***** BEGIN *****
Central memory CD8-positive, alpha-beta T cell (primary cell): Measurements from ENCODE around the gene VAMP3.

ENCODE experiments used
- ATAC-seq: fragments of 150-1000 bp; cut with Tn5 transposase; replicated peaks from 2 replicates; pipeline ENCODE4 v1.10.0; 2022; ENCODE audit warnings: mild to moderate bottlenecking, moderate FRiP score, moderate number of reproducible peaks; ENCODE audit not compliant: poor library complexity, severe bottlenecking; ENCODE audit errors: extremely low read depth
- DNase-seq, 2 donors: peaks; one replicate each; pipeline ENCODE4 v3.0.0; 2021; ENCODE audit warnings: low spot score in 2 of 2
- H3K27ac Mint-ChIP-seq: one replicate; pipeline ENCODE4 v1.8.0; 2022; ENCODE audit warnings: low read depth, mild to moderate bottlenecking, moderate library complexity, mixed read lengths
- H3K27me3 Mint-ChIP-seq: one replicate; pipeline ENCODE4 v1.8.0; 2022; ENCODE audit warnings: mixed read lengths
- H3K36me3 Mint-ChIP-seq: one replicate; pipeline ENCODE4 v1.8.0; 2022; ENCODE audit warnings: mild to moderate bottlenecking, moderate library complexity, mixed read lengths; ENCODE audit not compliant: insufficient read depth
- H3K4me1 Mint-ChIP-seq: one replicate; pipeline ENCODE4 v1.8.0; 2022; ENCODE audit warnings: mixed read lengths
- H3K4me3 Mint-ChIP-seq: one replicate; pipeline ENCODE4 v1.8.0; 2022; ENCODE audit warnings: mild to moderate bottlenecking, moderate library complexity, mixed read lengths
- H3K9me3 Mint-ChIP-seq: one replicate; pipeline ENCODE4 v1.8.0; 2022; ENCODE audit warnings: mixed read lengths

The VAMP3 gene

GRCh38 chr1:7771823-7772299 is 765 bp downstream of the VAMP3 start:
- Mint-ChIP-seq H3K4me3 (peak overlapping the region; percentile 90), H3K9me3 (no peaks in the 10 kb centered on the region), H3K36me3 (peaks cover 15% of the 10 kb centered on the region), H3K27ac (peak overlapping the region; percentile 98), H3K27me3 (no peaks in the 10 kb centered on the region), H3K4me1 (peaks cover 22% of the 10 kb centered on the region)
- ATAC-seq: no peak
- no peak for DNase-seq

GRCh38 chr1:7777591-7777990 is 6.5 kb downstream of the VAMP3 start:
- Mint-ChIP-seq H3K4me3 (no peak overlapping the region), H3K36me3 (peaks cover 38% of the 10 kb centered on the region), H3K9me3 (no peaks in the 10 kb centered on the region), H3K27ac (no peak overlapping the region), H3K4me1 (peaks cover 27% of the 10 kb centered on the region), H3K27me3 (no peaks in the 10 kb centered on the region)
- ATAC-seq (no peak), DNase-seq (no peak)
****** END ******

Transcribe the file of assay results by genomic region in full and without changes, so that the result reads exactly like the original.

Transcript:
Central memory CD8-positive, alpha-beta T cell (primary cell): Measurements from ENCODE around the gene VAMP3.

ENCODE experiments used
- ATAC-seq: fragments of 150-1000 bp; cut with Tn5 transposase; replicated peaks from 2 replicates; pipeline ENCODE4 v1.10.0; 2022; ENCODE audit warnings: mild to moderate bottlenecking, moderate FRiP score, moderate number of reproducible peaks; ENCODE audit not compliant: poor library complexity, severe bottlenecking; ENCODE audit errors: extremely low read depth
- DNase-seq, 2 donors: peaks; one replicate each; pipeline ENCODE4 v3.0.0; 2021; ENCODE audit warnings: low spot score in 2 of 2
- H3K27ac Mint-ChIP-seq: one replicate; pipeline ENCODE4 v1.8.0; 2022; ENCODE audit warnings: low read depth, mild to moderate bottlenecking, moderate library complexity, mixed read lengths
- H3K27me3 Mint-ChIP-seq: one replicate; pipeline ENCODE4 v1.8.0; 2022; ENCODE audit warnings: mixed read lengths
- H3K36me3 Mint-ChIP-seq: one replicate; pipeline ENCODE4 v1.8.0; 2022; ENCODE audit warnings: mild to moderate bottlenecking, moderate library complexity, mixed read lengths; ENCODE audit not compliant: insufficient read depth
- H3K4me1 Mint-ChIP-seq: one replicate; pipeline ENCODE4 v1.8.0; 2022; ENCODE audit warnings: mixed read lengths
- H3K4me3 Mint-ChIP-seq: one replicate; pipeline ENCODE4 v1.8.0; 2022; ENCODE audit warnings: mild to moderate bottlenecking, moderate library complexity, mixed read lengths
- H3K9me3 Mint-ChIP-seq: one replicate; pipeline ENCODE4 v1.8.0; 2022; ENCODE audit warnings: mixed read lengths

The VAMP3 gene

GRCh38 chr1:7771823-7772299 is 765 bp downstream of the VAMP3 start:
- Mint-ChIP-seq H3K4me3 (peak overlapping the region; percentile 90), H3K9me3 (no peaks in the 10 kb centered on the region), H3K36me3 (peaks cover 15% of the 10 kb centered on the region), H3K27ac (peak overlapping the region; percentile 98), H3K27me3 (no peaks in the 10 kb centered on the region), H3K4me1 (peaks cover 22% of the 10 kb centered on the region)
- ATAC-seq: no peak
- no peak for DNase-seq

GRCh38 chr1:7777591-7777990 is 6.5 kb downstream of the VAMP3 start:
- Mint-ChIP-seq H3K4me3 (no peak overlapping the region), H3K36me3 (peaks cover 38% of the 10 kb centered on the region), H3K9me3 (no peaks in the 10 kb centered on the region), H3K27ac (no peak overlapping the region), H3K4me1 (peaks cover 27% of the 10 kb centered on the region), H3K27me3 (no peaks in the 10 kb centered on the region)
- ATAC-seq (no peak), DNase-seq (no peak)